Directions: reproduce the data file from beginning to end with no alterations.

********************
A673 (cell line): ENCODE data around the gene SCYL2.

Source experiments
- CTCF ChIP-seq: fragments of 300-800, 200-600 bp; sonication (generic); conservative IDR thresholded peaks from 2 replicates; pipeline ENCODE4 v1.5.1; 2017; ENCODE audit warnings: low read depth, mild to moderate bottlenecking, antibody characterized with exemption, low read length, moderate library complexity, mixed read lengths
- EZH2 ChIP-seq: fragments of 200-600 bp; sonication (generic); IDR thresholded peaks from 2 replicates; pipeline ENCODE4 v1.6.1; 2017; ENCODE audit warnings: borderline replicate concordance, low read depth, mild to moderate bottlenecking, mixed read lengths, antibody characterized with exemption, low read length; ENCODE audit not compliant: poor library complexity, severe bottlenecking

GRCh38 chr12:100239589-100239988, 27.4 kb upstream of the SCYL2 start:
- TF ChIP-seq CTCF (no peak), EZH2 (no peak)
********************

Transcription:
A673 (cell line): ENCODE data around the gene SCYL2.

Source experiments
- CTCF ChIP-seq: fragments of 300-800, 200-600 bp; sonication (generic); conservative IDR thresholded peaks from 2 replicates; pipeline ENCODE4 v1.5.1; 2017; ENCODE audit warnings: low read depth, mild to moderate bottlenecking, antibody characterized with exemption, low read length, moderate library complexity, mixed read lengths
- EZH2 ChIP-seq: fragments of 200-600 bp; sonication (generic); IDR thresholded peaks from 2 replicates; pipeline ENCODE4 v1.6.1; 2017; ENCODE audit warnings: borderline replicate concordance, low read depth, mild to moderate bottlenecking, mixed read lengths, antibody characterized with exemption, low read length; ENCODE audit not compliant: poor library complexity, severe bottlenecking

GRCh38 chr12:100239589-100239988, 27.4 kb upstream of the SCYL2 start:
- TF ChIP-seq CTCF (no peak), EZH2 (no peak)